This Apocalypse Brought To Us By 300 Million Dumbasses
An Open Letter to All Survivors
In response to the ongoing public criticism, targeted harassment, and impugning of my character that I endured during my tenure on the White House Infestation Response Team, I feel it is time for me to tell my side of the story. Not just for myself, but to ensure that history is recorded accurately. First, let me just say that I heard your very loud and very vocal complaints during the crisis. While I disagree that I am the buffoon partisan the media made me out to be, I empathize with, and share, your profound disappointment with the governmental response overall. We have all lost so much collectively, but this doesn’t make our grief any less, individually. That said, I believe corrections to the permanent record must be made: it’s not my “fault” a horde of killer beetles slowly murdered (almost!) everyone.
First: contrary to the conspiracy theories, I am not a physician nor some sort of “mad scientist” who created the killer bugs in a lab, as some pundits implied. The “Dr.” in my title refers to my degree in Sociology, earned by the submission of my dissertation, “Mass Denialism in the USA.” Before inexplicably being made a scapegoat and fodder for conspiracies, I was initially brought on for a brief stint as a public-facing advisor at the National Institutes of Health because what I am is an expert on what you do: nihilistically ignoring reality.
Second: for the record, my name and title are Dr. Anthony Dumas, not “Dr. Dumbass,” contrary to those t-shirts you made (ha, ha, witty!). Ironically, the opposite was true. You were the dumbasses. That’s right. The whole time, it was you. Please allow me to explain.
Could we have stopped them before they bred into an army and grew larger than grizzly bears? Obviously, yes! But sadly, I failed in my effort to get many of you to accept that this “impossible” and “absurd” threat of “death by ladybug” was real—on that we can agree. I confess, I did not foresee that many of you would be obstinate enough to cling to your denial right up until you were in one’s digestive tract. Admittedly, I never even dreamed people would leave their homes during the lockdown because, as one half-eaten person managed to whisper before the venom kicked in, “Holy shit, I was so fucking bored.” In hindsight, clearly, this was a failure of imagination, on my part. Specifically, to grasp the capacity for nihilistic denialism, on yours.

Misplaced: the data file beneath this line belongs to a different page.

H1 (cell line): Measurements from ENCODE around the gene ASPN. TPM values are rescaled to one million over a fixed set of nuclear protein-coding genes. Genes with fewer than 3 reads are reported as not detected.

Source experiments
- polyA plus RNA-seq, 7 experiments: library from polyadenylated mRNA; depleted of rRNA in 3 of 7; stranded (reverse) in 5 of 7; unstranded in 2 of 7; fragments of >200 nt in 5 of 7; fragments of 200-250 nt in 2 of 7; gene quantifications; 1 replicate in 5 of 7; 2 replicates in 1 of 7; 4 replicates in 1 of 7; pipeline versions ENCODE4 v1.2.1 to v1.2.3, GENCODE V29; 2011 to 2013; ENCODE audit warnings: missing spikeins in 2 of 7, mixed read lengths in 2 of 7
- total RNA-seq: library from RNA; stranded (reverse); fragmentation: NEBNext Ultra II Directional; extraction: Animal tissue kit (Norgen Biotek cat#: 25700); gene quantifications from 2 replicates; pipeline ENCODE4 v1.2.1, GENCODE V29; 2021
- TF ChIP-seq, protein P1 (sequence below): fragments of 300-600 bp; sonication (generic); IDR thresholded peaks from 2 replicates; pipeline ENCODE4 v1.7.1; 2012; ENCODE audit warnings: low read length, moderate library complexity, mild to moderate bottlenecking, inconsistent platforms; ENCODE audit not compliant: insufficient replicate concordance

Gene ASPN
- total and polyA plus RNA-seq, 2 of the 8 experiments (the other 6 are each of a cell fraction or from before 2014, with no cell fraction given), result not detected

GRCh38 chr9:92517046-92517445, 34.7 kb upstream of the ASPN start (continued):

In the earliest stages of their arrival, those innocent days when the first shaky, gory videos of people screaming as they were eaten alive began appearing across social media, I must admit that I actually found it fascinating (the phenomenon, not the bloodcurdling screams). I even began a scholarly paper on the subject. My thesis: We, contemporary Americans, are citizens of a nation that only experienced war as an invader. Off in the distance, filtered through competing partisan narratives, we could decide our military shit shows were going “swimmingly” just by squinting our eyes, with little to no effect on the majority of Americans’ lives. Sort of like how white Americans have always dealt with our society’s overwhelming evidence of systemic racism. Over time, we began to believe nothing could affect us if we simply chose to ignore it. Not famine. Not war. Not growing inequality. And certainly not an alien invasion of 300-pound bulletproof beetles with razor-sharp wings and microwave eyes.
My sole motivation on the Response Team was to convince you, the public, that you simply can’t ignore a human-eating predator that can detect carbon dioxide exhalation from three miles away. Also—and let this be my third point—”carbon dioxide exhalation” is not a “myth meant to suppress our freedoms” as the very ill-fated Mouth Breathers movement theorized.
When our former POTUS chose this precarious historical moment to give a public address to a packed crowd live at Fenway Park, was it not I who broke the chain of command to warn you? After that ended predictably in a writhing crimson sea of ripped flesh, I’d hoped the “Boston Buffet” would be a turning point. But, no. “False flag!” partisan networks decried, even as the familiar sounds of machine gun fire and screams could be heard off camera.
Alas, I accept that here I preach to the converted. Because if you’re still reading this letter, I know this about you: you already agree with me. Those who don’t stopped reading in the first paragraph, lest their bubble be pierced like their bodies will soon be. But I need you, the ones I fought for (as opposed to those other troglodytes), to know how hard I am still working. How hard it was for me to find a functioning computer, printer, and photocopier, and then carry these letters for miles, blanketing the streets with copies identical to this one.
Please take heart, my fellow devotees of reality. In the end, we finally beat climate change, xenophobia, inequality, mass incarceration, and that looming theocratic ethnonationalism we were all so worried about. So, in that regard, I guess you could say we kinda won, right? And we did it all without fully acknowledging the existence of any of that, as is the way of our people. Ultimately, the only cost was everything.